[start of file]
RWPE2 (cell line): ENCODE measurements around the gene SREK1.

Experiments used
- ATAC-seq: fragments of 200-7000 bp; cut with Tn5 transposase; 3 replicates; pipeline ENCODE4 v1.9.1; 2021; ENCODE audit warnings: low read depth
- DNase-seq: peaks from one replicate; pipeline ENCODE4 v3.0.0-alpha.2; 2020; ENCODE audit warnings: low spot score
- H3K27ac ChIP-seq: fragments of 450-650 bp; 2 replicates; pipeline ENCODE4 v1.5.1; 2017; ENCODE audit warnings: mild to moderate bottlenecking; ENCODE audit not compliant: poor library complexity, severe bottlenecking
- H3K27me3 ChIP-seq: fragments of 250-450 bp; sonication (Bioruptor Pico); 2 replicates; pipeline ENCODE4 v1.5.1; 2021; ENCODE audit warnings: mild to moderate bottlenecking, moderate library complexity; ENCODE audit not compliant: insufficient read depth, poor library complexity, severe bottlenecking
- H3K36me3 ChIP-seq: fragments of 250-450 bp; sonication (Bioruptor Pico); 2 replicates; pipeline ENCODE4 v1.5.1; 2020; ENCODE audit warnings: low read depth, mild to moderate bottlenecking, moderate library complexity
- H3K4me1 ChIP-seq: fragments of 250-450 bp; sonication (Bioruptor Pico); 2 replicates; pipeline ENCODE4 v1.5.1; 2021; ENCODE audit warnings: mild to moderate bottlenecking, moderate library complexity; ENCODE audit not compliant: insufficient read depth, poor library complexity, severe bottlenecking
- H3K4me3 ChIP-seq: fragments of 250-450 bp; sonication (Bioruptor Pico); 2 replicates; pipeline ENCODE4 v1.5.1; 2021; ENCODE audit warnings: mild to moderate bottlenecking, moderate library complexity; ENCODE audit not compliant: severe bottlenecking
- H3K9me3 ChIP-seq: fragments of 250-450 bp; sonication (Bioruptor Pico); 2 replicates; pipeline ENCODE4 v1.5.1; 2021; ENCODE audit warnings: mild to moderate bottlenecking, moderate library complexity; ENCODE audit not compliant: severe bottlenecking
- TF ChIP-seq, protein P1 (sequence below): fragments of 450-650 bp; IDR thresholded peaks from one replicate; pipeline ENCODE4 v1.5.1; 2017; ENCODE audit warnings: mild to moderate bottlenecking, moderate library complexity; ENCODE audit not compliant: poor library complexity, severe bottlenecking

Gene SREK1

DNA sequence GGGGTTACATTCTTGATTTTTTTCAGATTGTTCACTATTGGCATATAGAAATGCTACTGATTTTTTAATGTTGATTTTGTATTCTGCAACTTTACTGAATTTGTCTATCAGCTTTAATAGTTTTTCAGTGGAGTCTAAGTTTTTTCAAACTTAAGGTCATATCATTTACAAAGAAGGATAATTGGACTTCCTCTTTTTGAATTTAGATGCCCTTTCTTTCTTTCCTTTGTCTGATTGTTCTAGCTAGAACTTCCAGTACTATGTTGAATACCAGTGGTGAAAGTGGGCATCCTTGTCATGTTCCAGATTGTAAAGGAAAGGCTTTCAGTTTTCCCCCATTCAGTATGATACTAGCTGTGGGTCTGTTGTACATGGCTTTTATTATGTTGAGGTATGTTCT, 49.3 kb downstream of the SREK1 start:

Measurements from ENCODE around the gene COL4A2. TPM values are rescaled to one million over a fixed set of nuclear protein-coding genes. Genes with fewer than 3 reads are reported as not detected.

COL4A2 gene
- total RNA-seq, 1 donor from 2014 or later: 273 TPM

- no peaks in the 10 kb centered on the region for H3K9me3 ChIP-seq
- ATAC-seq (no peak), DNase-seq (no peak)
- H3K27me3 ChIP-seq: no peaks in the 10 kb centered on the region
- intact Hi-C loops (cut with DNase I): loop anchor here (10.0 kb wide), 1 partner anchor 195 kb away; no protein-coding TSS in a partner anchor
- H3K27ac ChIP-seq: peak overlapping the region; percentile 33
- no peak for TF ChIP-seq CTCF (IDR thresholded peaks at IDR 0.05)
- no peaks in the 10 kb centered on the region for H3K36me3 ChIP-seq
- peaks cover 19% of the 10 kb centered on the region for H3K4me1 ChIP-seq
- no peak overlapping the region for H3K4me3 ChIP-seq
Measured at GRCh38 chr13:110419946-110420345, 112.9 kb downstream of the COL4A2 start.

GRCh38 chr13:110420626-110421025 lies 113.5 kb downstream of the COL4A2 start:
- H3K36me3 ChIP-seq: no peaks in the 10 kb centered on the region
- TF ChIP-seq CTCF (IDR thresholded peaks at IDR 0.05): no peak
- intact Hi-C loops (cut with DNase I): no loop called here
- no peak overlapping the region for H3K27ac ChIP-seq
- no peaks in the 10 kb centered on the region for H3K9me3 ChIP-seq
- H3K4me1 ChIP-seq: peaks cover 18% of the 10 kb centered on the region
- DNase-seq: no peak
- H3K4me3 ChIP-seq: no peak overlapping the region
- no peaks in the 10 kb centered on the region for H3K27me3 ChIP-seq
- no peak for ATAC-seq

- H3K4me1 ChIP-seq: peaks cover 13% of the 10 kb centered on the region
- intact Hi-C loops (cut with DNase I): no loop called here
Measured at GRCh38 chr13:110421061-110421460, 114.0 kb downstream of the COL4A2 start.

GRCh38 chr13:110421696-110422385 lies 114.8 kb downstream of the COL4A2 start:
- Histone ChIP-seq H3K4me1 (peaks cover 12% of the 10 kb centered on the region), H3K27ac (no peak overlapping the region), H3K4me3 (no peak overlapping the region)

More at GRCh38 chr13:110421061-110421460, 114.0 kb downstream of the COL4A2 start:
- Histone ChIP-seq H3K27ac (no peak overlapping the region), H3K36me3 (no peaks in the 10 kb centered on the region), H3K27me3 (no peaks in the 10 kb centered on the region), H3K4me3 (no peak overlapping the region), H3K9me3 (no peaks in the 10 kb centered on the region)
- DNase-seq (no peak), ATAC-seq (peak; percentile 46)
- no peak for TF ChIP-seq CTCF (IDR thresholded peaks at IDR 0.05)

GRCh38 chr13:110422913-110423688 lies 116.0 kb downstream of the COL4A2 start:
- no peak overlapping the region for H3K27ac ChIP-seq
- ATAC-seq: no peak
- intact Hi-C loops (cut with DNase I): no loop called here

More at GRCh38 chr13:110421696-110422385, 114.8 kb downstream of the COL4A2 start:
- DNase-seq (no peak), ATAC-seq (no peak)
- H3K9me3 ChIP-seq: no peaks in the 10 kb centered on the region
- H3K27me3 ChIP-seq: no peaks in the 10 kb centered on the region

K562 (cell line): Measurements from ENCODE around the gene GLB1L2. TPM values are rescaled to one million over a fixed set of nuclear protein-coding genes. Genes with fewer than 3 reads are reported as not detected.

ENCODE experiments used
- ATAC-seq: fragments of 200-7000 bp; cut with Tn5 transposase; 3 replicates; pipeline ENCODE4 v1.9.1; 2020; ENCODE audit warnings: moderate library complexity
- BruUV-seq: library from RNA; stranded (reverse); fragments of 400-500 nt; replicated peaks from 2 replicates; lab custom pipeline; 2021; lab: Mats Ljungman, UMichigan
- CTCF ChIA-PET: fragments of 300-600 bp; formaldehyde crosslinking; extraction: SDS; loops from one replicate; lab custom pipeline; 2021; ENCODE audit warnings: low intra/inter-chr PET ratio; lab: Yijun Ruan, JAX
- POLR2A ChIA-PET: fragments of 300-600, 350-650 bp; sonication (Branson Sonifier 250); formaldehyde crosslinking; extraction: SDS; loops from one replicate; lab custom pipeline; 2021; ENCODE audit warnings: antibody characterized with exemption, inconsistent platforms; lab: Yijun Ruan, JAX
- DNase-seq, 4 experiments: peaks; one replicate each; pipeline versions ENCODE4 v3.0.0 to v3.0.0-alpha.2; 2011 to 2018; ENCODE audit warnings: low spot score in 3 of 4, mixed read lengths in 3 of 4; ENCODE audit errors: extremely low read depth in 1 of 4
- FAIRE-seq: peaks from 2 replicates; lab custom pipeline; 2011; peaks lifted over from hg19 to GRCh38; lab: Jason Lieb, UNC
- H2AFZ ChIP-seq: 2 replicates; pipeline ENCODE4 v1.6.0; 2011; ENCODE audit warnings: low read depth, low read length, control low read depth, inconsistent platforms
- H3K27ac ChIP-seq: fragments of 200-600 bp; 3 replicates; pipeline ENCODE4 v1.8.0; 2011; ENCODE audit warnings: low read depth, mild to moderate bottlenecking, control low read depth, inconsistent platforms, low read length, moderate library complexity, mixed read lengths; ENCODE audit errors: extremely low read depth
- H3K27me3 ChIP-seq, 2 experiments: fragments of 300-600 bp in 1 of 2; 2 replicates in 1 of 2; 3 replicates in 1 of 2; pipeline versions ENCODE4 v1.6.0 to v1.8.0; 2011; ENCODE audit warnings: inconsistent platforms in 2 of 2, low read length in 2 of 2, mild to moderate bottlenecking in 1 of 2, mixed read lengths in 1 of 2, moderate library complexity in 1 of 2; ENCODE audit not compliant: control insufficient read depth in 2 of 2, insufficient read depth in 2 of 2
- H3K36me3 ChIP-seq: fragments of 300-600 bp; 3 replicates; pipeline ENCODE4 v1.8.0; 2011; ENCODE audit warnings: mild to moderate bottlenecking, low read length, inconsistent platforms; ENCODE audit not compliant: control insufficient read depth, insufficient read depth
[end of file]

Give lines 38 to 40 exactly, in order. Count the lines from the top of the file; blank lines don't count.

- H3K4me1 ChIP-seq: peaks cover 13% of the 10 kb centered on the region
- intact Hi-C loops (cut with DNase I): no loop called here
Measured at GRCh38 chr13:110421061-110421460, 114.0 kb downstream of the COL4A2 start.